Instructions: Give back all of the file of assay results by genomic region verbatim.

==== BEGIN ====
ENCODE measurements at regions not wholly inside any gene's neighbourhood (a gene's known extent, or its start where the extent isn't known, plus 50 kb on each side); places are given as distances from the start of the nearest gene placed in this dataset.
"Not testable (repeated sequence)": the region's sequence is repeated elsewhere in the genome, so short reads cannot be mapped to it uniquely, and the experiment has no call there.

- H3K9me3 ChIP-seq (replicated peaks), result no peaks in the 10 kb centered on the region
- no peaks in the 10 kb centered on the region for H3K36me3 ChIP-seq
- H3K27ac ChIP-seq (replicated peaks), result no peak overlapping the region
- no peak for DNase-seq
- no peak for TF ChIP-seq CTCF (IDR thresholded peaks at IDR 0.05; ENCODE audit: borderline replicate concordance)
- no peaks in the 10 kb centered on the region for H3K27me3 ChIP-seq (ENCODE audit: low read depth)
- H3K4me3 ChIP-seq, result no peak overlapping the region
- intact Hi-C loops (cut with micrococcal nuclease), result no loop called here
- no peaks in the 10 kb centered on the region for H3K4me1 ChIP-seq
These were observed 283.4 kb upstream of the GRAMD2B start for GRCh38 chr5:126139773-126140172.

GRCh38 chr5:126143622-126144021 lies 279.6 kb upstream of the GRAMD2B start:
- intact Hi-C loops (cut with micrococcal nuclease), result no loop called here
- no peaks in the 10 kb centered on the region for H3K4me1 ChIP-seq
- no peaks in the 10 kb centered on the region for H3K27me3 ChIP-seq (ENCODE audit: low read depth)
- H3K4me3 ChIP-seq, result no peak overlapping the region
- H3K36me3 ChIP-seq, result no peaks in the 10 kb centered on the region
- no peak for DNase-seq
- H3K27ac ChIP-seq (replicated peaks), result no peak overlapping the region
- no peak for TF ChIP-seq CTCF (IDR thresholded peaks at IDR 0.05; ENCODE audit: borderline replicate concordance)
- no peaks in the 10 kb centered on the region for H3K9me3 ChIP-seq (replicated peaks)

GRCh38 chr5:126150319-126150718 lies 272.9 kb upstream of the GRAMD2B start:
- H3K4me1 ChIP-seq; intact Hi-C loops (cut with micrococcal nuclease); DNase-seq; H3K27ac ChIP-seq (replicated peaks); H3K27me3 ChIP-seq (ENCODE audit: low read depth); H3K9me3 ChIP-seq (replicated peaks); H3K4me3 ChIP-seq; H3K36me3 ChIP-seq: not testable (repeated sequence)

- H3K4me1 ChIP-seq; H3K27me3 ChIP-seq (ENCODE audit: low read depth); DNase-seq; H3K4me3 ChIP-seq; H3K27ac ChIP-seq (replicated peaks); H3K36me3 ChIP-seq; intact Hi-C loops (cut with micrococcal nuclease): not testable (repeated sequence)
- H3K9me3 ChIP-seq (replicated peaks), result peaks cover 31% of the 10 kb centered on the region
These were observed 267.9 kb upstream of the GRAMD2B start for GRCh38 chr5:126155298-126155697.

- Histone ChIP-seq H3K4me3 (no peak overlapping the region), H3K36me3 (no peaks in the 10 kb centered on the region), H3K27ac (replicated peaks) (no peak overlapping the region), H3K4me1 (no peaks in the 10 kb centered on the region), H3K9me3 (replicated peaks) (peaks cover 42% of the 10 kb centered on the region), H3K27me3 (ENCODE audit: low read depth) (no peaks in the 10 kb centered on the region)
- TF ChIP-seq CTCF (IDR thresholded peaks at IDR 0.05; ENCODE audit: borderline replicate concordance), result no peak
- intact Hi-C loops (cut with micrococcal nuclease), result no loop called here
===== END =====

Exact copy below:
ENCODE measurements at regions not wholly inside any gene's neighbourhood (a gene's known extent, or its start where the extent isn't known, plus 50 kb on each side); places are given as distances from the start of the nearest gene placed in this dataset.
"Not testable (repeated sequence)": the region's sequence is repeated elsewhere in the genome, so short reads cannot be mapped to it uniquely, and the experiment has no call there.

- H3K9me3 ChIP-seq (replicated peaks), result no peaks in the 10 kb centered on the region
- no peaks in the 10 kb centered on the region for H3K36me3 ChIP-seq
- H3K27ac ChIP-seq (replicated peaks), result no peak overlapping the region
- no peak for DNase-seq
- no peak for TF ChIP-seq CTCF (IDR thresholded peaks at IDR 0.05; ENCODE audit: borderline replicate concordance)
- no peaks in the 10 kb centered on the region for H3K27me3 ChIP-seq (ENCODE audit: low read depth)
- H3K4me3 ChIP-seq, result no peak overlapping the region
- intact Hi-C loops (cut with micrococcal nuclease), result no loop called here
- no peaks in the 10 kb centered on the region for H3K4me1 ChIP-seq
These were observed 283.4 kb upstream of the GRAMD2B start for GRCh38 chr5:126139773-126140172.

GRCh38 chr5:126143622-126144021 lies 279.6 kb upstream of the GRAMD2B start:
- intact Hi-C loops (cut with micrococcal nuclease), result no loop called here
- no peaks in the 10 kb centered on the region for H3K4me1 ChIP-seq
- no peaks in the 10 kb centered on the region for H3K27me3 ChIP-seq (ENCODE audit: low read depth)
- H3K4me3 ChIP-seq, result no peak overlapping the region
- H3K36me3 ChIP-seq, result no peaks in the 10 kb centered on the region
- no peak for DNase-seq
- H3K27ac ChIP-seq (replicated peaks), result no peak overlapping the region
- no peak for TF ChIP-seq CTCF (IDR thresholded peaks at IDR 0.05; ENCODE audit: borderline replicate concordance)
- no peaks in the 10 kb centered on the region for H3K9me3 ChIP-seq (replicated peaks)

GRCh38 chr5:126150319-126150718 lies 272.9 kb upstream of the GRAMD2B start:
- H3K4me1 ChIP-seq; intact Hi-C loops (cut with micrococcal nuclease); DNase-seq; H3K27ac ChIP-seq (replicated peaks); H3K27me3 ChIP-seq (ENCODE audit: low read depth); H3K9me3 ChIP-seq (replicated peaks); H3K4me3 ChIP-seq; H3K36me3 ChIP-seq: not testable (repeated sequence)

- H3K4me1 ChIP-seq; H3K27me3 ChIP-seq (ENCODE audit: low read depth); DNase-seq; H3K4me3 ChIP-seq; H3K27ac ChIP-seq (replicated peaks); H3K36me3 ChIP-seq; intact Hi-C loops (cut with micrococcal nuclease): not testable (repeated sequence)
- H3K9me3 ChIP-seq (replicated peaks), result peaks cover 31% of the 10 kb centered on the region
These were observed 267.9 kb upstream of the GRAMD2B start for GRCh38 chr5:126155298-126155697.

- Histone ChIP-seq H3K4me3 (no peak overlapping the region), H3K36me3 (no peaks in the 10 kb centered on the region), H3K27ac (replicated peaks) (no peak overlapping the region), H3K4me1 (no peaks in the 10 kb centered on the region), H3K9me3 (replicated peaks) (peaks cover 42% of the 10 kb centered on the region), H3K27me3 (ENCODE audit: low read depth) (no peaks in the 10 kb centered on the region)
- TF ChIP-seq CTCF (IDR thresholded peaks at IDR 0.05; ENCODE audit: borderline replicate concordance), result no peak
- intact Hi-C loops (cut with micrococcal nuclease), result no loop called here